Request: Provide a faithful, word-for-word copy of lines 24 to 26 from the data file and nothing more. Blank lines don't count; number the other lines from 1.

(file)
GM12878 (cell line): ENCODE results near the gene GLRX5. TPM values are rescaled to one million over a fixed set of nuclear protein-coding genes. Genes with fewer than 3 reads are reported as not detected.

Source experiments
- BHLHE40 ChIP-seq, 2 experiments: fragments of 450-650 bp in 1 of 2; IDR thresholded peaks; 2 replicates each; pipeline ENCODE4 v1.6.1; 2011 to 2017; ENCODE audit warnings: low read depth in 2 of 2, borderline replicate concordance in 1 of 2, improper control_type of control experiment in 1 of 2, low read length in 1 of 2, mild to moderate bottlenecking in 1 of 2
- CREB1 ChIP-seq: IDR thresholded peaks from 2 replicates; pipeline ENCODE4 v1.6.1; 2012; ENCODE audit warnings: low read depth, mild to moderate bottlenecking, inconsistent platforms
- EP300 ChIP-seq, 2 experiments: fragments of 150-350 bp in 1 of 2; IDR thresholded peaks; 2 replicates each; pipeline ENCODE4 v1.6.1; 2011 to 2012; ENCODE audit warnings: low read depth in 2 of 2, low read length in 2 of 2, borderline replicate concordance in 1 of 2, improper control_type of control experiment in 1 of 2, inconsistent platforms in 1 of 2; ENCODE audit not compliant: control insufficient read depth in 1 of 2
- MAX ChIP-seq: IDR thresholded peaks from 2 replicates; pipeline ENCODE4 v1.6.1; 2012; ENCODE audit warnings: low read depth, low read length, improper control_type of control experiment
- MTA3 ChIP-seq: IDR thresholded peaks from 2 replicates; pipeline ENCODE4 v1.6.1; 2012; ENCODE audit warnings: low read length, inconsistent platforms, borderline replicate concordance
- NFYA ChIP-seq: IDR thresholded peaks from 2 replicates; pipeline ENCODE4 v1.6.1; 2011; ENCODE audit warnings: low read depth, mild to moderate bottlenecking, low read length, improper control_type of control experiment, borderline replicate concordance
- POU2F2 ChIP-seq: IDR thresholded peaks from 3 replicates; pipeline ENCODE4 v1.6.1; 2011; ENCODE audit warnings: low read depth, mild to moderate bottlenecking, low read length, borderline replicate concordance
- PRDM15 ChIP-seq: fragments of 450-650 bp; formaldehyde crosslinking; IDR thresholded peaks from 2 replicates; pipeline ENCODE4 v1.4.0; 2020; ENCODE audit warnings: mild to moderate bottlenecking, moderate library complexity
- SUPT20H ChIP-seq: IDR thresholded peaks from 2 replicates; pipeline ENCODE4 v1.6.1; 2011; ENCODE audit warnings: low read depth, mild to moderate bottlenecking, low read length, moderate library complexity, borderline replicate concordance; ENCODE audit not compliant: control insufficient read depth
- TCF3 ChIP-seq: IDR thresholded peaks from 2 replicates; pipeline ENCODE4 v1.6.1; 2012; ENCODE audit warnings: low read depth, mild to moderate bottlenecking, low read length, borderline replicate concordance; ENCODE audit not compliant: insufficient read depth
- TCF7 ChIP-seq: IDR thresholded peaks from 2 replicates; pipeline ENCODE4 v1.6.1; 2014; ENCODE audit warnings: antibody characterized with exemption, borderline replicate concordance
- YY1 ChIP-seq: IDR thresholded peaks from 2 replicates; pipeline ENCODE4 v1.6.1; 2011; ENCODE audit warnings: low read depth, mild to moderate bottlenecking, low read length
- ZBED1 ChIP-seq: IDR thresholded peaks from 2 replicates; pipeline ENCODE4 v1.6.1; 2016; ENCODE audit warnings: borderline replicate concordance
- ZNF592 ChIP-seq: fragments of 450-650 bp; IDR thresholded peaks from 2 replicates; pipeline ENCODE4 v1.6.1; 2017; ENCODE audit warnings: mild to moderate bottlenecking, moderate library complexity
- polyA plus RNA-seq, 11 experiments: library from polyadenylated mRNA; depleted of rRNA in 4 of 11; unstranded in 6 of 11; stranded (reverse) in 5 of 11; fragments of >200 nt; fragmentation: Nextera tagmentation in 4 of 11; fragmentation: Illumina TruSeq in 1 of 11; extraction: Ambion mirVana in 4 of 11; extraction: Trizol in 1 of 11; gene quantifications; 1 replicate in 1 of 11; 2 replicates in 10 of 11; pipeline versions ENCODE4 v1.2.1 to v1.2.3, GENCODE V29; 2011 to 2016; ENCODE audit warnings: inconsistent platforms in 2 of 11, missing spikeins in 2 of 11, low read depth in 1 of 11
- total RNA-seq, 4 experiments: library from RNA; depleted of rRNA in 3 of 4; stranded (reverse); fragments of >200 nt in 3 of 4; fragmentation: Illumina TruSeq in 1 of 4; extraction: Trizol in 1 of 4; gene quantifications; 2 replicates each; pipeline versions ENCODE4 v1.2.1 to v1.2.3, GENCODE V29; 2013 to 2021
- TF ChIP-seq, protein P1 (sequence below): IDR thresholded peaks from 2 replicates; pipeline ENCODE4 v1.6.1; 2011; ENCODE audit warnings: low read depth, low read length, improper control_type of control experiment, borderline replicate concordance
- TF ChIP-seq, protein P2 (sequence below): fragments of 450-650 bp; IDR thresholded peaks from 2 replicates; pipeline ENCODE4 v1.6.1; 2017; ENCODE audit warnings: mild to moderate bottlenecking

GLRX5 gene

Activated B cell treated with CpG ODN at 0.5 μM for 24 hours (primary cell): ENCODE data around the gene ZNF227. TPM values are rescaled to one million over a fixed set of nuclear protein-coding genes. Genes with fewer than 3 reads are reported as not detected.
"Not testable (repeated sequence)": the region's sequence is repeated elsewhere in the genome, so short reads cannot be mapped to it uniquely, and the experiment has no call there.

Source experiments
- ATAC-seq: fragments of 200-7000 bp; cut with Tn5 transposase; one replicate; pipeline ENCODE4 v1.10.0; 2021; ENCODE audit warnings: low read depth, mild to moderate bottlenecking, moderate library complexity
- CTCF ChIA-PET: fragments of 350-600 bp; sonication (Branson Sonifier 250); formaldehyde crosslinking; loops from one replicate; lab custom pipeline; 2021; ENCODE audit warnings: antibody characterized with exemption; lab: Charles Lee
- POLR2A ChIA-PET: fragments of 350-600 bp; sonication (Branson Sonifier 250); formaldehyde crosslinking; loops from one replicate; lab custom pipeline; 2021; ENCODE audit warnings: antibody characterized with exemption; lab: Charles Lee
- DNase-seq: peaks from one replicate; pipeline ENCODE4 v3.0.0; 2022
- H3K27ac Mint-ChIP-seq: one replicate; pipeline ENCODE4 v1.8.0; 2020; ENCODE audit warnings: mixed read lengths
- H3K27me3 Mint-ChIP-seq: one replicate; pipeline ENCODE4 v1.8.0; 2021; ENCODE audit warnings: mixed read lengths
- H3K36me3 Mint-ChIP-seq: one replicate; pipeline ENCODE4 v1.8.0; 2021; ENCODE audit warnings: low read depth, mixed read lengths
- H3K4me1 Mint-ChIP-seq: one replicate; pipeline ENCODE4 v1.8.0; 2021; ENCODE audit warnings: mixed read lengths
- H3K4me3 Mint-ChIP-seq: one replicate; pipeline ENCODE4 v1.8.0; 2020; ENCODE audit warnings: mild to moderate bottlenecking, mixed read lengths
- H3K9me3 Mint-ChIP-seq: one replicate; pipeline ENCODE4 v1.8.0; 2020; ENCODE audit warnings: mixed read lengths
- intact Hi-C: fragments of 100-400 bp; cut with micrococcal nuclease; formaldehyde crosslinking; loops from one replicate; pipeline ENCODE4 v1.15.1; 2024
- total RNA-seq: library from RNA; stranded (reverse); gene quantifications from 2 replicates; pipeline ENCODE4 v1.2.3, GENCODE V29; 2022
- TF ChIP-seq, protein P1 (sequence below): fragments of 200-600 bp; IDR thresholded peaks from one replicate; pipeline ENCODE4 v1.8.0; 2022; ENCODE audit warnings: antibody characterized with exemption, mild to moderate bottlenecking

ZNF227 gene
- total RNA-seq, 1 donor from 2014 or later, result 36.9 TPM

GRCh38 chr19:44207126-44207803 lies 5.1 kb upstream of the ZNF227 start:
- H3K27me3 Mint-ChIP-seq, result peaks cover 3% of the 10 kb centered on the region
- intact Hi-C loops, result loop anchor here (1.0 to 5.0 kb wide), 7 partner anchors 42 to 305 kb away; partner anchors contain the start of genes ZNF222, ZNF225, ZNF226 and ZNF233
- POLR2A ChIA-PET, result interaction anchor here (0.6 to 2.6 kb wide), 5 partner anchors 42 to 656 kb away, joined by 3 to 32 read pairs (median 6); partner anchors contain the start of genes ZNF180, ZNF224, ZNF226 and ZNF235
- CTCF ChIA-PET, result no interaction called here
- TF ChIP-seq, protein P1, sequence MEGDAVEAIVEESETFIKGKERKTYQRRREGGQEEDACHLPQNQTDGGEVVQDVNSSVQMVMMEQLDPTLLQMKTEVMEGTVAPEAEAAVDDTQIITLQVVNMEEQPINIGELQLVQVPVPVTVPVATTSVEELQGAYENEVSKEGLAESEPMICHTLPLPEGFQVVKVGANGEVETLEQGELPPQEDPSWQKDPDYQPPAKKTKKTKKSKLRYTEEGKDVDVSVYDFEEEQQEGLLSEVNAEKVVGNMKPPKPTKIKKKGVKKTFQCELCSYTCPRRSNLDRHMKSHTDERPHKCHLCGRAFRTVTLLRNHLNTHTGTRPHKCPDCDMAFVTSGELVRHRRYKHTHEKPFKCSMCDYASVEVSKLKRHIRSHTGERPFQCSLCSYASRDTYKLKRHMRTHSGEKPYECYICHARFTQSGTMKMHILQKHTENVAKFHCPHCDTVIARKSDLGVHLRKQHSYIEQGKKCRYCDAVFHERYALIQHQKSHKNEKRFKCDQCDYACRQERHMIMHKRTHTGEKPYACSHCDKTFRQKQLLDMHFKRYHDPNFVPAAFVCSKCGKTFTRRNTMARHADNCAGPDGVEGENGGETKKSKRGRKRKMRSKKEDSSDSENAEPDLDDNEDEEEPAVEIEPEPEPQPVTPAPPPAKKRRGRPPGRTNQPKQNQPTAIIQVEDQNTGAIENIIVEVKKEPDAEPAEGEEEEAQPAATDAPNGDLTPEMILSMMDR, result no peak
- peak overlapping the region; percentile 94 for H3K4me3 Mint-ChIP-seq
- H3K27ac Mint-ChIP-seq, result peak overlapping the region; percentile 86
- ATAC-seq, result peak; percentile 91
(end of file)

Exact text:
Source experiments
- ATAC-seq: fragments of 200-7000 bp; cut with Tn5 transposase; one replicate; pipeline ENCODE4 v1.10.0; 2021; ENCODE audit warnings: low read depth, mild to moderate bottlenecking, moderate library complexity
- CTCF ChIA-PET: fragments of 350-600 bp; sonication (Branson Sonifier 250); formaldehyde crosslinking; loops from one replicate; lab custom pipeline; 2021; ENCODE audit warnings: antibody characterized with exemption; lab: Charles Lee